Court rules on unconstitutional ban on high capacity magazines

On Friday, three judges in the 9th Circuit of Appeal Court ruled that California’s ban on high capacity magazines was unconstitutional. The ban was part of the 2016 ballot initiative and restricted the purchase and use of magazines with the capacity of 10 rounds or more.

The ban was declared a direct challenge to the second amendment – the right to use arms for self-defense. California passed the law after several mass shootings around the nation, but the courts ultimately couldn’t allow a law that would make over half of all magazines in America unlawful to own in California.

Hi-capacity magazines fly off the shelf

Despite the court decision, gun owners cannot rush to buy high-capacity magazines because a stay issued by the lower court judge remains in place. Friday’s decision upholds a 2017 ruling that blocked a new law that would have barred gun owners from possessing magazines holding more than 10 bullets.

The appeals court went further by declaring unconstitutional a state law that had prohibited buying or selling such magazines since 2000. That law had let those who had the magazines before then keep them but barred new sales or imports.

The State Attorney General said he will remain committed to using every tool possible to defend California’s gun safety laws and keep our communities safe. It is possible for the case to go on to a larger 11-judge appeal panel to reconsider the ruling by the three judges, or even to the U.S. Supreme Court.

The ruling immediately applies only to Western states under the appeals court’s jurisdiction but has national implications because other states have similar restrictions.

Two of the three judges voted to toss out the state’s ban, while the third judge dissented making Friday’s ruling a fractured decision. The third judge on the appellate panel stated that the majority’s ruling conflicts with decisions of six other federal appellate courts, and with a 2015 ruling by a different panel of the 9th Circuit itself.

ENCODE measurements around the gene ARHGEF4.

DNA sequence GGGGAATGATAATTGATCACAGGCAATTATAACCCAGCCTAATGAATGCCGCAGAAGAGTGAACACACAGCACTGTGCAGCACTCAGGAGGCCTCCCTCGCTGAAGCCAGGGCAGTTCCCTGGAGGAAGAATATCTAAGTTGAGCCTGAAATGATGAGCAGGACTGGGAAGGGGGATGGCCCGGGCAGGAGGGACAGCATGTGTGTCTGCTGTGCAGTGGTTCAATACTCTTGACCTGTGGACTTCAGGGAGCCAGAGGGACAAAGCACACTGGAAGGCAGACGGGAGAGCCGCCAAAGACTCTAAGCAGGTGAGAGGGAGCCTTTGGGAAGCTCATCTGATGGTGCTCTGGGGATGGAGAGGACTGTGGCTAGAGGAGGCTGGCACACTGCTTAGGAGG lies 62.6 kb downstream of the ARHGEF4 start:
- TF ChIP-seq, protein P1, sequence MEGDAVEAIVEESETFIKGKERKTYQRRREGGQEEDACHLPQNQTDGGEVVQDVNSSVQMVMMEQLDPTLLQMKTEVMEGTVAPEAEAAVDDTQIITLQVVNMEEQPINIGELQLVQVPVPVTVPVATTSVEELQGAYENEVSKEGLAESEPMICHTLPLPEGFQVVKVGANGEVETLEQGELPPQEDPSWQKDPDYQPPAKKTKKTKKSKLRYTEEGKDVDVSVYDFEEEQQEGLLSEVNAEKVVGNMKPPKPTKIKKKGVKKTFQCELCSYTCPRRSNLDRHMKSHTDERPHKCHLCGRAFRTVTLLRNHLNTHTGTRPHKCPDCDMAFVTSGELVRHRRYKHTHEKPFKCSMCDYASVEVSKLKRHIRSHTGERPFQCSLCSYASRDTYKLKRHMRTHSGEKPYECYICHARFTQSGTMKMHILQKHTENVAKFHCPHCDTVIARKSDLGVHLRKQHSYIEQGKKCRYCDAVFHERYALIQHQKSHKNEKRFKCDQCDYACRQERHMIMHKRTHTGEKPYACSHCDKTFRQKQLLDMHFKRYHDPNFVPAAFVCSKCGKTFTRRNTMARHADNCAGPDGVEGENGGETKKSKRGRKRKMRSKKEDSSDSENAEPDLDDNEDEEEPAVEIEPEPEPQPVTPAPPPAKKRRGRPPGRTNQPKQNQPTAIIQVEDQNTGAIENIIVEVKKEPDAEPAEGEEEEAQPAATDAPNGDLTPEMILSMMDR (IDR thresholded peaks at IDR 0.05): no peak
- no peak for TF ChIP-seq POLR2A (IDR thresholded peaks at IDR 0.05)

Those that are defending the ban say that the Second Amendment doesn’t allow people the right to purchase high capacity magazines and that the California ban doesn’t stop people from protecting themselves with guns. Ultimately their defense was not enough to convince the court of the legality of the ban.

Higher courts

Gun rights groups have been trying to get such cases before the nation’s high court while it has a conservative majority. However, the Supreme Court’s majority in June declined to consider several challenges to federal and state gun control laws, including Massachusetts’ ban on large-capacity ammunition magazines.

It’s also unsure how Justice Roberts will respond, as he’s been the swing vote in a number of cases that were thought to be conservative victories. With the Supreme Court decision to decline any rulings about gun control laws, the decisions will have to be made in the smaller courts for now.


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